“Language models are good for short snippets, but we’re a ways away from having a high-level, bird’s-eye view of something that’s going to replace comprehendible communication,” Geinitz said. “We’re probably still a decade away before writers need to worry yet.”
But there are very real ethical considerations. As language models are incorporated more into the legal and medical fields, implicit biases may lead to outcomes such as people being denied credit or receiving longer prison sentences, potentially having adverse effects on already-marginalized populations, Geinitz said.
Kate Schmidt’s sci-fi picks:
“Ron’s Gone Wrong” (from Steve Geinitz)
Schmidt, the Philosophy assistant professor, agreed it’s beneficial to consider morality alongside consciousness — human and otherwise. In her Computer Ethics course, she incorporates science fiction to help students weigh ethical considerations. For example, in the “Star Trek: The Next Generation” episode “The Measure of a Man,” sentient android Data is ordered to be transferred and disassembled for study, an act that ostensibly will “kill” him.
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“We’re asked if Data has the same rights and protections as a human, which directly aligns with conversations about choice related our own bodies and the rights and concerns that come along with them,” Schmidt said.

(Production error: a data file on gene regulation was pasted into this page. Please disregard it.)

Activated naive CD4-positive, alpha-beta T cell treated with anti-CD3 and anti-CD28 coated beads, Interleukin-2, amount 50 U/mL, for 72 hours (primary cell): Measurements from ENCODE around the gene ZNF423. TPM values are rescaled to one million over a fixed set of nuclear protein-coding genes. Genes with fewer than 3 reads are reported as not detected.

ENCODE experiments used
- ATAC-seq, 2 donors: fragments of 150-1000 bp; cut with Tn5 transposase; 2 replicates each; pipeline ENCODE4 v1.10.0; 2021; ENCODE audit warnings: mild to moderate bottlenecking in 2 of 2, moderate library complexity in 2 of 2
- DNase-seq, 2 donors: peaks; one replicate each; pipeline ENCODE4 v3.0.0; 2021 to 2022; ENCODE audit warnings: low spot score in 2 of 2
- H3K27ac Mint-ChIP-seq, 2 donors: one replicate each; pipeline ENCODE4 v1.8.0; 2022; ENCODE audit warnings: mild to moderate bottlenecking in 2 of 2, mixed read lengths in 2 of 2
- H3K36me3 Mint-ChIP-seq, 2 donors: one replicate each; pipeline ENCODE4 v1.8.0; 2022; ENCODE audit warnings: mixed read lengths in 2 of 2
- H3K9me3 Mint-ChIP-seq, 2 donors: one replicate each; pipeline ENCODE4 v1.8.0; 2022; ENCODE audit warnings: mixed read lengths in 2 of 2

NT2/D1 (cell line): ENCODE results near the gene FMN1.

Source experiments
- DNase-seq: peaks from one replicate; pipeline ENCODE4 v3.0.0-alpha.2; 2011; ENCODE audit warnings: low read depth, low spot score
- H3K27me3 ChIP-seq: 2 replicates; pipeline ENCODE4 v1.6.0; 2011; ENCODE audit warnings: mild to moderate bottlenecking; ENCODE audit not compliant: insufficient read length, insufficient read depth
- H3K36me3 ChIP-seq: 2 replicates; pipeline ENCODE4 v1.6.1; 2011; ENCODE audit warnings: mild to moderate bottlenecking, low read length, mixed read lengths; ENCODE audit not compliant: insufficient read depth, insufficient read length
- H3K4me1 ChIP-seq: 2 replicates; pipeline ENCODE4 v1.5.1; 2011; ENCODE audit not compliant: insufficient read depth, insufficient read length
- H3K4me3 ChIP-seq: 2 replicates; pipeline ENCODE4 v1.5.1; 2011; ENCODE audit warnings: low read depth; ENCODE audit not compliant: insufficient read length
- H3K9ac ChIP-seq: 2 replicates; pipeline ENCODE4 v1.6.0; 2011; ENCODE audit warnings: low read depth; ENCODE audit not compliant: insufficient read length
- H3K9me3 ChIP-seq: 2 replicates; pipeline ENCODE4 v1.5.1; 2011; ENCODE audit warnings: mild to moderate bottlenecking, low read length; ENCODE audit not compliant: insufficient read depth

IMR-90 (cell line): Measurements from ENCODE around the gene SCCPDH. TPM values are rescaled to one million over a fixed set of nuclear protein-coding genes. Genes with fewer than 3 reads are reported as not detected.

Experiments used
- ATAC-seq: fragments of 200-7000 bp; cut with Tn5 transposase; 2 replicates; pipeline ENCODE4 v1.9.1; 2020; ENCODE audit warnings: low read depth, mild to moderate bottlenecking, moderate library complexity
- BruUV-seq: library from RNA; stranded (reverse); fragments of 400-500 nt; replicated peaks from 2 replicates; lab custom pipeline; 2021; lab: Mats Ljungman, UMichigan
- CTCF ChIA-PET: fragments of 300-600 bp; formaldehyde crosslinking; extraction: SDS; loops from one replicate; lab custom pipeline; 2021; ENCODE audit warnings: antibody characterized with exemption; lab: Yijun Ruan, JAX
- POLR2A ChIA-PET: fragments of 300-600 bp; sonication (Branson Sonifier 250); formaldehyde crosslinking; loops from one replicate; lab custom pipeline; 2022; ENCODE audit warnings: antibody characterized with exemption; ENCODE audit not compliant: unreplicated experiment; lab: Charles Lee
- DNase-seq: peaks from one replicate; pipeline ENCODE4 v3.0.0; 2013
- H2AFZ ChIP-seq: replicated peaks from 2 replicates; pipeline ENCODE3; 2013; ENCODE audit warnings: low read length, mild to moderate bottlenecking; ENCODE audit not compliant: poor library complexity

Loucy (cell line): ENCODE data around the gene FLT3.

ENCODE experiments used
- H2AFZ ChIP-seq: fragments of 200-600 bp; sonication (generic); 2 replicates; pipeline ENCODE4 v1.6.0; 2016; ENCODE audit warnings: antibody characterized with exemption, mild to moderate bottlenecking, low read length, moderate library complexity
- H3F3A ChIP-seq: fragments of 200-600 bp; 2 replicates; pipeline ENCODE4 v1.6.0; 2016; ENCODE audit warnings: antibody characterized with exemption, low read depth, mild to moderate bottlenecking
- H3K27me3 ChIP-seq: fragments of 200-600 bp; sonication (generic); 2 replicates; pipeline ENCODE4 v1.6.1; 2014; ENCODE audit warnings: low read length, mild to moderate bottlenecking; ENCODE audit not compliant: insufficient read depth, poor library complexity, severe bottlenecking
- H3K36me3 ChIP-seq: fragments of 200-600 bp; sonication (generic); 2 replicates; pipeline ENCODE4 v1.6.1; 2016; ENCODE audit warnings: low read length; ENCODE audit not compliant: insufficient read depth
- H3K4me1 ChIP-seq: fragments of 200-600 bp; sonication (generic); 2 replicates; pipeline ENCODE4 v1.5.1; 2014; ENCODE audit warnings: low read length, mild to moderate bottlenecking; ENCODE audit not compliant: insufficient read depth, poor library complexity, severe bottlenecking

“In a lot of sci-fi stories, there’s a core intuition that we’ve screwed up by treating others poorly and an instinct that we’re going to do it again. … It’s important to talk about that and consider both contemporary relevance and any red flags way before technology might bring them to us.”
Today, however, can we call LaMDA “sentient”?
We know already that consciousness can be hard to determine. It is possible, however, to reach a consensus on more well-defined terms, such as “understanding” and “comprehension.”
For MSU Denver student Smith, who took Geinitz’s omnibus course on deep learning, Emily Bender’s “Octopus Test” can help shed light on the solution. In the scenario, two people are stranded on separate deserted islands, connected to each other by telegraph wire. An octopus taps into the line and listens to their conversations, gleaning enough insight into the nature of their dialogue to be able to mimic it to the extent of being indistinguishable from one person to the other person.
However, the octopus cannot incorporate environmental externalities — say, the best way to build a raft from materials on the island.
“Without access to a means of guessing and testing the communicative intent, (the octopus) can only hope to emulate their interactions and, given a novel enough scenario, will diverge from the reaction of a true sentient being,” Smith said. “(Similar to LaMDA), the octopus is merely a parrot, repeating the form of the users’ language, without any of the function.”
Along with Schmidt, Geinitz affirmed this verdict of nonsentience based on mimicry, also noting our tendency to assume creations are more alive than they actually are. Take, for example, the Boston Dynamics robot dog, which elicited negative feedback when videos emerged of people kicking it and pushing it over.
“We have a habit of anthropomorphizing creations, especially when they’re interacting in our own language,” Geinitz said. “LaMDA seems novel, but it’s really just an advanced form of imitation that Google has a pretty strong explicit control over.
“At the end of the day, it’s a computer we can shut off — not much more than that.”